Randomized Controlled Trial of a Multilevel Intervention to Address Social Determinants of Refugee Mental Health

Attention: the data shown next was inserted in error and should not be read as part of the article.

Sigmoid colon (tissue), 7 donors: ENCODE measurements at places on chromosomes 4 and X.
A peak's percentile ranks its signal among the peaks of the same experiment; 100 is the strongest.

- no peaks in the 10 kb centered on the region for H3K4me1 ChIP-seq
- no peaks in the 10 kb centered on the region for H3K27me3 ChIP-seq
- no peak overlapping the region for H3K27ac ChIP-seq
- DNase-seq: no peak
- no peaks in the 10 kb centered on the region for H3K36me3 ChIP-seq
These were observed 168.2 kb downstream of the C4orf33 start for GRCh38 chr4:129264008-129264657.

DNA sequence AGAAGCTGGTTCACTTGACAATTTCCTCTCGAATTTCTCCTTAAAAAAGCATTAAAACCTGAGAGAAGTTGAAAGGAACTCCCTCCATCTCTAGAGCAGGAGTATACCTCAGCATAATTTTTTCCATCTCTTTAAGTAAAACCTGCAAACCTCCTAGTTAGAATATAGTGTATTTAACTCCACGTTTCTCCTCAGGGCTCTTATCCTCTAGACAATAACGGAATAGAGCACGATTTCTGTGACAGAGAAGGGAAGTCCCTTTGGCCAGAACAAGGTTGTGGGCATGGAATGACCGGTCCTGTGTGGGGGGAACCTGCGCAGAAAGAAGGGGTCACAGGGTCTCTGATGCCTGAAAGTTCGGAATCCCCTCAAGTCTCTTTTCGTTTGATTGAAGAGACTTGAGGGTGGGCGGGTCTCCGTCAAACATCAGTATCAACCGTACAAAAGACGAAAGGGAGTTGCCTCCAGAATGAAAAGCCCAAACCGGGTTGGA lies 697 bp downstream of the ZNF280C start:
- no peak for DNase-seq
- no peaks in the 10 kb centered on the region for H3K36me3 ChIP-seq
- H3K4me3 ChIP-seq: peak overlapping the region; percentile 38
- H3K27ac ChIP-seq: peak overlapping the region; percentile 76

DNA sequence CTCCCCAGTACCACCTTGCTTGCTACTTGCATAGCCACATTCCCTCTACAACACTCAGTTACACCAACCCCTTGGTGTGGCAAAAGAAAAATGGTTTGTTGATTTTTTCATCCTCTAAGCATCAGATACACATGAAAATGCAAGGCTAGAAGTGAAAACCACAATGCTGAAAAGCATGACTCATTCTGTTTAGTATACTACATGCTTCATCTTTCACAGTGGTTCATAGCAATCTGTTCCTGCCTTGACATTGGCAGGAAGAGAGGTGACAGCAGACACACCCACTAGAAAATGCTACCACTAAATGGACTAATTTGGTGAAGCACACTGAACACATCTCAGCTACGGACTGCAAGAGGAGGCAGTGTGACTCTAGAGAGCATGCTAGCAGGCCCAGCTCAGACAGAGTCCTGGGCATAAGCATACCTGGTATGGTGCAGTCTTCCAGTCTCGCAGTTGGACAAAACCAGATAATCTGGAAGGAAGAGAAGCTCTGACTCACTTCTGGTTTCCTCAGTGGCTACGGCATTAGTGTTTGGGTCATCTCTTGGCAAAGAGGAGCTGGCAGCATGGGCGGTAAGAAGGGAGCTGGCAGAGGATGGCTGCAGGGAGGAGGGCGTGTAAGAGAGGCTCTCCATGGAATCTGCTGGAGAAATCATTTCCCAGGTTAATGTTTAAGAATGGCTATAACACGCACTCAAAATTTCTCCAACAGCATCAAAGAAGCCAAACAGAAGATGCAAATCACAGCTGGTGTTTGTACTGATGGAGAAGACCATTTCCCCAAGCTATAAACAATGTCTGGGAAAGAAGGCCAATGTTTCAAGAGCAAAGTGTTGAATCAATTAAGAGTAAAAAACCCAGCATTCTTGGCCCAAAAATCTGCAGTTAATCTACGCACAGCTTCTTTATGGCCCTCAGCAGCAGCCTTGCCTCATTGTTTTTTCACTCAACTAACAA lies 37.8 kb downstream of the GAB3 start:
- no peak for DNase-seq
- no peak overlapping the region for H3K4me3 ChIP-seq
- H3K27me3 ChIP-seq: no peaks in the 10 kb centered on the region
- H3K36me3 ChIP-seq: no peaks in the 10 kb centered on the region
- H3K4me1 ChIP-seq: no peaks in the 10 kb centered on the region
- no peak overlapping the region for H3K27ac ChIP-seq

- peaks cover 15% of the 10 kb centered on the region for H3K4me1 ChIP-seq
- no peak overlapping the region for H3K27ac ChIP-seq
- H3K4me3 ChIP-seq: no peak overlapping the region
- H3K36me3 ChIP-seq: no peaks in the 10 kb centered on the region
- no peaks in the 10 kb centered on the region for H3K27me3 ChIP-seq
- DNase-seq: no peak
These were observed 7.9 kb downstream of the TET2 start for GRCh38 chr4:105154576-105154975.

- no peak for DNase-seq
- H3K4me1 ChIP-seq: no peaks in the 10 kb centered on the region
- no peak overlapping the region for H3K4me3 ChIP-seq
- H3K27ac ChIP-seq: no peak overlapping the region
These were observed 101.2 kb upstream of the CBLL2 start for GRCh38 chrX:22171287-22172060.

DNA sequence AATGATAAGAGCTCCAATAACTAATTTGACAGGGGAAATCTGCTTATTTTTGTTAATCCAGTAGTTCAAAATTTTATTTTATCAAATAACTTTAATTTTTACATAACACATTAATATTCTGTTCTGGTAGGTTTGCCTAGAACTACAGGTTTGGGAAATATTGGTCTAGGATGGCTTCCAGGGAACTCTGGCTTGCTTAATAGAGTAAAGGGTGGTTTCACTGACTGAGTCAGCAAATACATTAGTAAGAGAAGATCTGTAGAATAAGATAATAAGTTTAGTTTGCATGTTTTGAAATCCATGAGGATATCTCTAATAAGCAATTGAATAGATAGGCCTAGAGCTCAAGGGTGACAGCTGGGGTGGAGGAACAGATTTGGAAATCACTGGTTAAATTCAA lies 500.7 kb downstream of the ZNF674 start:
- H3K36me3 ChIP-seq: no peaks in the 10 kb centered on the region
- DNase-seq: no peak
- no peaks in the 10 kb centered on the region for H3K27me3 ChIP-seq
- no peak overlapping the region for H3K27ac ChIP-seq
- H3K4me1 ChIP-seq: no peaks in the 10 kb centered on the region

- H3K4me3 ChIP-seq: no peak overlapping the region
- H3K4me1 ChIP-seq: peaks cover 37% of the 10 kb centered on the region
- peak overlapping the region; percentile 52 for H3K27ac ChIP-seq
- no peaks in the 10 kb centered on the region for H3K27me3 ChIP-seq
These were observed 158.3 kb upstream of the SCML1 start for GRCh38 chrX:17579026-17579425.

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Understanding processes that support the well-being of the unprecedented numbers of forcibly displaced people throughout the world is essential. Growing evidence documents post-migration stressors related to marginalization as key social determinants of refugee mental health. The goal of this RCT was to rigorously test a social justice approach to reducing high rates of distress among refugees in the United States. The 6-month multilevel, strengths-based Refugee Well-being Project (RWP) intervention brought together university students enrolled in a 2-semester course and recently resettled refugees to engage in mutual learning and collaborative efforts to mobilize community resources and improve community and systems responsiveness to refugees. Data collected from 290 Afghan, Great Lakes African, Iraqi, and Syrian refugees at four time points over 12 months were used to test the effectiveness of RWP to reduce distress (depression and anxiety symptoms) and increase protective factors (English proficiency, social support, connection to home and American cultures). Intention-to-treat analyses using multilevel modeling revealed significant intervention effects for all hypothesized outcomes. Results provide evidence to support social justice approaches to improving refugee mental health. Findings have implications for refugees worldwide, and for other immigrant and marginalized populations who experience inequities in resources and disproportionate exposure to trauma/stress.